The only evidence that could be gathered was some of his hair found on the headrest of seat 18C and DNA on the cigarette butts. Although Cooper likely touched different items on the flight, no fingerprints were recovered.

Authorities were certain of the hijacker’s physical appearance, as the flight attendants that interacted with Cooper the most gave near identical descriptions of him. Still, this left little for investigators to work with.

FBI wanted poster for D. B. Cooper. U.S. Federal Government, Public domain, via Wikimedia Commons

From the ensuing media circus, the infamous moniker “D. B. Cooper” was born. A record was found for a man named D. B. Cooper in Portland, Oregon. Although quickly cleared as a suspect, a member of the press got hold of this name. The confused press member reported that “D. B. Cooper” was the name provided by the hijacker.

Other members of the press quickly repeated this mistake until it stuck. Despite the hijacker referring to himself as Dan Cooper and never “D. B. Cooper,” the name now lives in infamy.

New Evidence Found

The NORJAK case, a moniker coined by the FBI as short for “Northwest Hijacking,” quickly became a cold case. Cooper was meticulous about his crime and left little evidence behind. It truly seemed that the hijacker had vanished into thin air.

The only evidence ever found surfaced on February 10, 1980. A young boy digging on the shore of the Columbia River in Washington uncovered a rotting package of $20 bills ($5,800 in total). Investigated by the authorities, they found that the money matched the serial numbers of the ransom money given to Cooper in 1971.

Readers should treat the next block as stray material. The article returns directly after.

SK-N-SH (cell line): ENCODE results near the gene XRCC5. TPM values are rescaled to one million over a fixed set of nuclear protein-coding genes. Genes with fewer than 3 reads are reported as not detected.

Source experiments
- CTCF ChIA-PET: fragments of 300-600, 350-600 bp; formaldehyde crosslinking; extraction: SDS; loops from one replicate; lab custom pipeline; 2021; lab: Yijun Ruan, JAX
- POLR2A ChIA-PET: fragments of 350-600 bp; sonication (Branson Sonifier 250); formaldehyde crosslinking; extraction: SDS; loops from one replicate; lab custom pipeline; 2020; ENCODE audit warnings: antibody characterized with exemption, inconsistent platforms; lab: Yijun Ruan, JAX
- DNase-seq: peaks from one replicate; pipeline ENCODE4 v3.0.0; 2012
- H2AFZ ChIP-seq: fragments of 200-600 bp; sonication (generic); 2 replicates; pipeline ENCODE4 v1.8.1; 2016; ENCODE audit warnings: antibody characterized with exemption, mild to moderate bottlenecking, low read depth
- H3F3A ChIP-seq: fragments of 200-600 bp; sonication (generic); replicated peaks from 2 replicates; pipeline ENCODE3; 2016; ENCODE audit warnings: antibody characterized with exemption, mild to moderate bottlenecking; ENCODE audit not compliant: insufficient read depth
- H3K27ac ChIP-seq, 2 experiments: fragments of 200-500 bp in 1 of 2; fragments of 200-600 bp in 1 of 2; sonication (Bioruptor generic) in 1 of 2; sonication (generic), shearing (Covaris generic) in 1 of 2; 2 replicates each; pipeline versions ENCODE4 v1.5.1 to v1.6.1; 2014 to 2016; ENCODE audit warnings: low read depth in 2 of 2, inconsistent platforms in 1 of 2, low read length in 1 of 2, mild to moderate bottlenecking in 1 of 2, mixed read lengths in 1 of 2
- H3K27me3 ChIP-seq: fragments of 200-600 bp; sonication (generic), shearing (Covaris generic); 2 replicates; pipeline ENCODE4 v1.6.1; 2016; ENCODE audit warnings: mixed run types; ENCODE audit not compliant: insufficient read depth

Some of D. B. Cooper’s stolen $20 bills found by a young boy in 1980. FBI, Public domain, via Wikimedia Commons

No other money or items related to the case have been found, and it’s been speculated that the May 18, 1980 eruption of the nearby Mt. St. Helen’s volcano could have destroyed any other evidence left behind.

Suspects of the Daring Hijacking

By 1976, five years after the hijacking, the FBI had investigated over 800 suspects and ruled out all but about two dozen of them. Despite these investigations, to date we have not been able to identify who the hijacker was, making this the only unsolved hijacking in the history of commercial aviation.

Early FBI profiles of the hijacker speculated he was an experienced parachutist or had experience working in the airline industry. His request for a specific parachute and knowledge of the Boeing 727–100 led the FBI to believe he may have been a pilot or otherwise involved in the aviation industry.

Northwest Orient Boeing 727–100. Nov 1980. Richard Silagi (GFDL), via Wikimedia Commons

While many have been ruled out by the FBI, a handful of suspects have become favorite theories among armchair detectives.

Kenneth Christiansen

Christiansen was a former paratrooper who worked at Northwest Orient Airlines, the same airline that was hijacked. Working as a mechanic and flight attendant, Christiansen would have had intimate knowledge of both the Boeing 727 and the way the airline operated.